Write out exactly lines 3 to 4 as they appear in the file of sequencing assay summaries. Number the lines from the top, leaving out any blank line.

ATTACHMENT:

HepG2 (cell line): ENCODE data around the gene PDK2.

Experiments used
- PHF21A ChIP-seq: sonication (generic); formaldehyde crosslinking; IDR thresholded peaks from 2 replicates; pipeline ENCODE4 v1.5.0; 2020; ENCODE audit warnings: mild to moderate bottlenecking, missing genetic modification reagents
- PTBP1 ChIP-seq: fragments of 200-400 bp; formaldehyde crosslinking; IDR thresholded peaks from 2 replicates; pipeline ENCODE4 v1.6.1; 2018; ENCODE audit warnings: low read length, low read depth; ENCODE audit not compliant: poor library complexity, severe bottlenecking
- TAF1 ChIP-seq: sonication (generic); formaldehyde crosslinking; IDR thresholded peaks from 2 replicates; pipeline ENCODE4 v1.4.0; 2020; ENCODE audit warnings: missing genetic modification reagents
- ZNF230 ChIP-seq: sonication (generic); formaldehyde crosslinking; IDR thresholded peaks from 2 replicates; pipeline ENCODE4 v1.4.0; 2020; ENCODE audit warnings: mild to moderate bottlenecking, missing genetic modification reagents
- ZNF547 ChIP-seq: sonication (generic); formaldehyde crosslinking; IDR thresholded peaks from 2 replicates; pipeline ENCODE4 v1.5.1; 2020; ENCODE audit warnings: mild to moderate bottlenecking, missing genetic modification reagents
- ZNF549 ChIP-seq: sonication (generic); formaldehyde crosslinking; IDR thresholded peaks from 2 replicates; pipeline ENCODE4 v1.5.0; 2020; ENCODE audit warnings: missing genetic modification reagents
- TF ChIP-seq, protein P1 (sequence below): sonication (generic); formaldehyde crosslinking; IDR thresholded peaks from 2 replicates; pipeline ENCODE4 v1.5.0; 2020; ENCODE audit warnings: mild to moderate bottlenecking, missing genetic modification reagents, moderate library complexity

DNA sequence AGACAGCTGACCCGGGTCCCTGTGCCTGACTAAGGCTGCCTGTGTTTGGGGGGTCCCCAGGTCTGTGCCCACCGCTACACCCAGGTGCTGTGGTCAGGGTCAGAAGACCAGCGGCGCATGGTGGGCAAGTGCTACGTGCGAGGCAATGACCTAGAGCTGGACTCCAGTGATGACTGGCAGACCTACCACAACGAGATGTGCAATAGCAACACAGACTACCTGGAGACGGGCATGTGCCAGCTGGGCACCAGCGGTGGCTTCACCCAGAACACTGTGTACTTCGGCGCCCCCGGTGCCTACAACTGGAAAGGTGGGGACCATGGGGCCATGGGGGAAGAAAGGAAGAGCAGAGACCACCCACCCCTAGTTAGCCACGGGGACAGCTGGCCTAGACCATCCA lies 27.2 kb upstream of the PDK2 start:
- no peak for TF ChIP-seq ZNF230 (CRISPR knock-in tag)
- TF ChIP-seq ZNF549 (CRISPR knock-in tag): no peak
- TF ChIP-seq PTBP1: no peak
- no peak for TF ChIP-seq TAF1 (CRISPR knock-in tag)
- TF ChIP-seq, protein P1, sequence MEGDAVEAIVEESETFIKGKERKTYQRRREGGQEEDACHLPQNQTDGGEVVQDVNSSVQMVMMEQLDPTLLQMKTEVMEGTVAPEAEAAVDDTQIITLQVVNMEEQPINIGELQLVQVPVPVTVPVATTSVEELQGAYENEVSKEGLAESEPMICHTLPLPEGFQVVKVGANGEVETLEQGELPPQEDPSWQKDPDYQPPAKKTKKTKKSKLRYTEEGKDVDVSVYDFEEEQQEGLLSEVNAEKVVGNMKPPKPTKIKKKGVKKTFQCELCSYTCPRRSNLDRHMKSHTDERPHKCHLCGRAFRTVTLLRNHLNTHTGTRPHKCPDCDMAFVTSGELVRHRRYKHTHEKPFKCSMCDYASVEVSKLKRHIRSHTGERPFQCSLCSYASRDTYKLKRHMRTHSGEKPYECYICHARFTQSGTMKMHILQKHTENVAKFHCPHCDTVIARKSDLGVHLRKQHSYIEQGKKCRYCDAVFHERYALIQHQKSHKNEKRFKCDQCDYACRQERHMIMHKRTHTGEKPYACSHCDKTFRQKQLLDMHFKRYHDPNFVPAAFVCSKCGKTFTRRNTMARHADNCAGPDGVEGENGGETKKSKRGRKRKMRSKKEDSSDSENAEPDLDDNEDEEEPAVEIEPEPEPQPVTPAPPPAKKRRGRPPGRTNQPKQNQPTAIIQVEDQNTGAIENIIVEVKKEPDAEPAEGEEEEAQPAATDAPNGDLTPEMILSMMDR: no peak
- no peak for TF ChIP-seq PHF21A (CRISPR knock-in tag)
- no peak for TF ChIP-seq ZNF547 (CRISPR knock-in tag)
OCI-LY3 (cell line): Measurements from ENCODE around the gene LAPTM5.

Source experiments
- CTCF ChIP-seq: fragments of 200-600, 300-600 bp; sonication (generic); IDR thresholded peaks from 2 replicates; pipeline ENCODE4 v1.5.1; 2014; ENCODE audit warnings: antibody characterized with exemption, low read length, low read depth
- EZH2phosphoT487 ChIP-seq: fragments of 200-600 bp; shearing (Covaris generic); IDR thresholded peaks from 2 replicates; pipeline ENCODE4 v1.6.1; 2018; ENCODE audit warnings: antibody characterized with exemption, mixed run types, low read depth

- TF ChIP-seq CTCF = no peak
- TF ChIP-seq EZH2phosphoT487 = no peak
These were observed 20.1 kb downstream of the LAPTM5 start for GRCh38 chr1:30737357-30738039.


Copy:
- PHF21A ChIP-seq: sonication (generic); formaldehyde crosslinking; IDR thresholded peaks from 2 replicates; pipeline ENCODE4 v1.5.0; 2020; ENCODE audit warnings: mild to moderate bottlenecking, missing genetic modification reagents
- PTBP1 ChIP-seq: fragments of 200-400 bp; formaldehyde crosslinking; IDR thresholded peaks from 2 replicates; pipeline ENCODE4 v1.6.1; 2018; ENCODE audit warnings: low read length, low read depth; ENCODE audit not compliant: poor library complexity, severe bottlenecking